A funny thing happened in 2010 … a sweet, well-made animated comedy about a villainous do-badder with high hopes came on the scene and surprised the heck out of a lot of people. I remember liking the idea of Despicable Me, a new animated tale focusing on a villain but just thought … yeah OK. Then I saw it … and after wiping away the tears from laughter and falling for the daddy/daughter experience, I was hooked.
Fast forward three years and while I still have a warm place in my heart for Gru and his girls (mainly because the DVD is in regular rotation at my house) … maybe it would have been better just to leave this one alone.
In catching up with Gru, Despicable Me 2 finds him living the straight life, leaving villainy behind and trying make an honest name for himself. However that doesn’t last long when a super secret spy network of good guys (the Anti-Villain League or AVL) needs some extra help and considers Gru their best hope for success.
Ridiculously over-the-top cultural references and stereotypes about Mexicans aside, this film was pretty fun. Good voice acting, fun action and another semi-sweet storyline involving love all helped Gru sort of get his groove back. Helping immensely, the filmmakers (directors Pierre Coffin and Chris Renaud) along with their writing team (Ken Daurio and Cinco Paul) promote the (clear fan favorites) Minions to the forefront and make them integral to the storyline which, in my opinion, helps save this secondary tale from suffering the sophomore slump.
Hearing Miranda Cosgrove (Margo), Elsie Fisher (Agnes) and Dana Grier (Edith) re-voice their parts which pulled on my heartstrings and Kristen Wiig’s animated version of one of her Saturday Night Live sketches was a great addition but hearing the semi-nonsensical blathering of the Minions put a permanent smile on my face that still comes back when I think of some of their hijinks.
I will say, however, that this film got a little boring in the middle. I’m usually complaining about the length of films, but in this case, I think it was less the length of the film and more the content. The movie does not suffer from a lack of stuff to look at – with the Minions doing funny things and so forth – but it’s clear that something is just … missing. In the first film, it was comforting to see how Gru as a character evolved into something new by the addition of the three little girls. He changed. His character’s motivations changed and thus he, as a character, moved the audience with him. This time around, Gru never really goes anywhere. Sure he becomes a spy, has a snazzy new partner and some shiny gadgets, but now he’s a good guy and while this film tries to make his new transition focus on a personal relationship, it just doesn’t resonate as much as in the previous film and thus he as a character is just not as interesting.
Luckily the Minions are there to pick up the pieces.
While not as clever or surprising as the first film, my daughter and I did enjoy the movie. The Minions are funny – laugh out loud funny – and a pet chicken adds some much needed comic relief in a few needed places. With the long, holiday weekend coming and kids out of school, Despicable Me 2 is a solid outing for family-friendly fun. Children are going to fall back in love with the Minions and enjoy their many misadventures. Parents beware, this too will be in regular rotation once out on DVD.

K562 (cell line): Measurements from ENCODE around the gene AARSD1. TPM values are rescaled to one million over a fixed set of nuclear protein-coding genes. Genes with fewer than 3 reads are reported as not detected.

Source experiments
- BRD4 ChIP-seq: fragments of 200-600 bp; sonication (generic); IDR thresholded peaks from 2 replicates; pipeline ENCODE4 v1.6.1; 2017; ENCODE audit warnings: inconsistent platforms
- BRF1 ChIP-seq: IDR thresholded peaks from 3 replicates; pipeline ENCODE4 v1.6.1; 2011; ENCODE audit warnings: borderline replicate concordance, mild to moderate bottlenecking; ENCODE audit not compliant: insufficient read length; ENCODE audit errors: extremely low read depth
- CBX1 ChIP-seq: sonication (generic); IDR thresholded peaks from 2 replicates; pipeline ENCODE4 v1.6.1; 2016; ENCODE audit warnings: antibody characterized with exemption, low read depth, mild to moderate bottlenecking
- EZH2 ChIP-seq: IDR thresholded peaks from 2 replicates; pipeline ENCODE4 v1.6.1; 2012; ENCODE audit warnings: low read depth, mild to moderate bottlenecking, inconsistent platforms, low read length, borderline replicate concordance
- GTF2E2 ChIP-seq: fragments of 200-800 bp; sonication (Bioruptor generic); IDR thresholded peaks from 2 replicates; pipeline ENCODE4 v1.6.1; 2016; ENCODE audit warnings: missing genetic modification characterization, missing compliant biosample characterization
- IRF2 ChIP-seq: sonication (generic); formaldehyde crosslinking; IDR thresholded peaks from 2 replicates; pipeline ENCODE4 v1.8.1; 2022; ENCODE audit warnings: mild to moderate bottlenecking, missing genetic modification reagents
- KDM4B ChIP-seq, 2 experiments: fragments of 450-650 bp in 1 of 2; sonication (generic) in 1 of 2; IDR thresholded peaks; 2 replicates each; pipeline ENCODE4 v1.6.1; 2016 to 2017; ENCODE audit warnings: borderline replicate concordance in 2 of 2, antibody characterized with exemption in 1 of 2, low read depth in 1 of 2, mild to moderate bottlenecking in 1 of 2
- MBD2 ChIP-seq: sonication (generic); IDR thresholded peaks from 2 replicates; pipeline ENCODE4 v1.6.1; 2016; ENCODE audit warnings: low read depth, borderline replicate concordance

3.5 out of 5 Tortilla Chip Sombreros with a Guacamole Bowl on Top
Someone needs to write Bruce Willis a thank you for laying the groundwork in 1988 for the terrorist/ hostage movie genre. If it weren’t for his lone wolf character, John McClane, we wouldn’t have his never ending sequels to Die Hard or movies such as White House Down. He had set a pretty high standard in the industry by placing an average joe in an above average hostage rescue situation. Currently we have Channing Tatum and director Roland Emmerich (director of Independence Day, Godzilla) teaming up to either rip you off or pay homage to his work.
Not unlike the 1988 movie Die Hard, the 2013 White House Down takes our hero and places him in unbelievable situations where he kills several bad guys, survives multiple explosions and saves the day with no recourse to his actions. And, why not? It’s a summer action flick, don’t take it too serious.
Our hero is divorcee John Cale (played by Tatum), a Capitol Policeman, whose duty is to escort the Speaker of the House, Eli Raphelson (played by Richard Jenkins) and to chase squirrels from the Speaker’s bird feeder. Cale has a pretty bland existence but today is a big day for him. He gets an interview with the Secret Service, a dream job of Cale’s. He picks up his 11 year old daughter on his way to the interview so she can see the White House up close.
Meanwhile, the story is being set with President Sawyer (Played by Jamie Foxx), who is returning from the G8 peace summit. He envisions a world with peace in the Middle East, therefore eliminating the need for a large American defense contract.
Cale bombs his job interview and takes his daughter, Emily (played by Joey King), who is a political and White House junkie on a tour with a very humorous tour guide. We learn a lot about the White House’s history while on this tour. Every detail that we learn comes into play later on in the film.
It doesn’t take long before the terrorists show up on the scene. After exploding the Capitol’s rotunda. They make their way to the White House to capture the President. You would think that would be a difficult task because the Secret Service is there to protect the Commander in Chief. However, the terrorists have an inside track, they are working with the head of the Secret Service, Martin Walker (played by James Woods). He lets them into the White House with no real issue, only a very high body count.